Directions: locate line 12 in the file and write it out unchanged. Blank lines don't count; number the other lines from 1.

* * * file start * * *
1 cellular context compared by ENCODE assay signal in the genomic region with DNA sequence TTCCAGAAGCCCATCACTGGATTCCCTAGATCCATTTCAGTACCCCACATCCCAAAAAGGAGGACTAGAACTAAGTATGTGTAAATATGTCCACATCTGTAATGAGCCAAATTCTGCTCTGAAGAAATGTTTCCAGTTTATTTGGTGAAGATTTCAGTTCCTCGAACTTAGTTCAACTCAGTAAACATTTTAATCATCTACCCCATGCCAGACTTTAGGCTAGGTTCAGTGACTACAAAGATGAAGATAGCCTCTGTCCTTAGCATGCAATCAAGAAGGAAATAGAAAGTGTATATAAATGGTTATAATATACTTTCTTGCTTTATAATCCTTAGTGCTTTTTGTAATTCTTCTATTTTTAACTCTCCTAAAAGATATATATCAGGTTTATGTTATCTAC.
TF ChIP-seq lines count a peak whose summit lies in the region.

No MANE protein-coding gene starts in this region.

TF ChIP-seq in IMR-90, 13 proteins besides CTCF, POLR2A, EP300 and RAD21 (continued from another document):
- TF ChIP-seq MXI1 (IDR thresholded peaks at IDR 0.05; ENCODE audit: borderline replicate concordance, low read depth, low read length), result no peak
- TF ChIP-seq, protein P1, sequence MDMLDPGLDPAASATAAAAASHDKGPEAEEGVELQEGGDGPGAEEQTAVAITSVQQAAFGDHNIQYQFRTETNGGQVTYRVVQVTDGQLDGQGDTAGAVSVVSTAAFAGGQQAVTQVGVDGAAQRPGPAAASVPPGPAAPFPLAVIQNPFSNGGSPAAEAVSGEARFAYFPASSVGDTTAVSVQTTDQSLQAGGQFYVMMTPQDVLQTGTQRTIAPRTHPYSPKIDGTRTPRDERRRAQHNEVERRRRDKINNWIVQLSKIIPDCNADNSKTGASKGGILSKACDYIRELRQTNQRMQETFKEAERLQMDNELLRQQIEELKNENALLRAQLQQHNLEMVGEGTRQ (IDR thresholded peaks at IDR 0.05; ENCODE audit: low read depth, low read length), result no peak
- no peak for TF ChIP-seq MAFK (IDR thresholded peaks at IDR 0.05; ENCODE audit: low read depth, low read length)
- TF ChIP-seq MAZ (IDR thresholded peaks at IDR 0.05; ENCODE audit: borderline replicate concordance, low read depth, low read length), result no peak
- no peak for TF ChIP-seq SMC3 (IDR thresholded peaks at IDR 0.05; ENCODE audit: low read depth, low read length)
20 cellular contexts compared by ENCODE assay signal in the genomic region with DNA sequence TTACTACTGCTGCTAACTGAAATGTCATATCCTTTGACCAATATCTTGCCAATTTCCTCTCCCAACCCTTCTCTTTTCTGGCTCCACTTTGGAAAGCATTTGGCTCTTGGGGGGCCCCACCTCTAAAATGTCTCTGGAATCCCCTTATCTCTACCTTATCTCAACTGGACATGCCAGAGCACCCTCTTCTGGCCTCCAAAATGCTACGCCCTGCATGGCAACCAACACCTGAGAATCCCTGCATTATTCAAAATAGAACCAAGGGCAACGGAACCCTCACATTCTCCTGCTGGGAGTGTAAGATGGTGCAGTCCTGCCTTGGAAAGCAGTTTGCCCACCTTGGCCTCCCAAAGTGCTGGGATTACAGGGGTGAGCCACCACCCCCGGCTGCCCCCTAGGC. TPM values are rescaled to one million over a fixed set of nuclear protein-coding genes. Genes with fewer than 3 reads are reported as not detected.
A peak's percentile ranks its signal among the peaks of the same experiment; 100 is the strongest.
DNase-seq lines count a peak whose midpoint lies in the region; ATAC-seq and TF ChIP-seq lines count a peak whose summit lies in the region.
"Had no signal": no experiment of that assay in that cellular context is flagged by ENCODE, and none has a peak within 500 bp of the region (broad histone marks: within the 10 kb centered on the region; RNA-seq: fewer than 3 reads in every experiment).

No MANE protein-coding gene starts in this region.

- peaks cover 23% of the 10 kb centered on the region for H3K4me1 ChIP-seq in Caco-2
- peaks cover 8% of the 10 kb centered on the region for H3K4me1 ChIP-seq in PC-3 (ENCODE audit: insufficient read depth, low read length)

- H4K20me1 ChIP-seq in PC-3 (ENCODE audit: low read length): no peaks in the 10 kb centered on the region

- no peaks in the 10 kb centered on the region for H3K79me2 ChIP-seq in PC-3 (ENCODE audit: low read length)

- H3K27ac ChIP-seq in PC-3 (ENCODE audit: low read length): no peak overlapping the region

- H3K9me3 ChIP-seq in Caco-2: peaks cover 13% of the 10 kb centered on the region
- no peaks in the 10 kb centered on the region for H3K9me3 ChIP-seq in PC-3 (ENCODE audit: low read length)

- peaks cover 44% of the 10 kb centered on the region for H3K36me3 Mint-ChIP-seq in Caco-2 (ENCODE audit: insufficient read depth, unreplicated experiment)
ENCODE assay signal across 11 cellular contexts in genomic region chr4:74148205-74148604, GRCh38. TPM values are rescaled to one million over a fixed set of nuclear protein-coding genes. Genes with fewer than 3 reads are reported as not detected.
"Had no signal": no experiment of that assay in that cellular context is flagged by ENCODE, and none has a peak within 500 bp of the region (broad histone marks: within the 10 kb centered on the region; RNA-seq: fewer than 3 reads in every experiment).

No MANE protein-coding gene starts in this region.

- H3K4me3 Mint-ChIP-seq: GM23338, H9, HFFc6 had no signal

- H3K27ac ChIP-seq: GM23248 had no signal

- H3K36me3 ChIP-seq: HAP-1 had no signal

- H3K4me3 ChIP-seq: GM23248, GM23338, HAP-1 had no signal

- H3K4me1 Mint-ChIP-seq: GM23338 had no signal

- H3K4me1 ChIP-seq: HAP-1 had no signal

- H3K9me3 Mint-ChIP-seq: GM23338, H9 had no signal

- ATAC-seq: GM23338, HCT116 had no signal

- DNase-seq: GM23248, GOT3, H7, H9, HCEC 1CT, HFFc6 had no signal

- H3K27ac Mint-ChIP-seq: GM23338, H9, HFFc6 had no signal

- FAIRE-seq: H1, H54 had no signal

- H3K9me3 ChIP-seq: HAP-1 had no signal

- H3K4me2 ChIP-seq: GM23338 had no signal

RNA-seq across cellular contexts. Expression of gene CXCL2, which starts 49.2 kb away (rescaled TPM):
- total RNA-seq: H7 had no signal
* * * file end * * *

DNase-seq lines count a peak whose midpoint lies in the region; ATAC-seq and TF ChIP-seq lines count a peak whose summit lies in the region.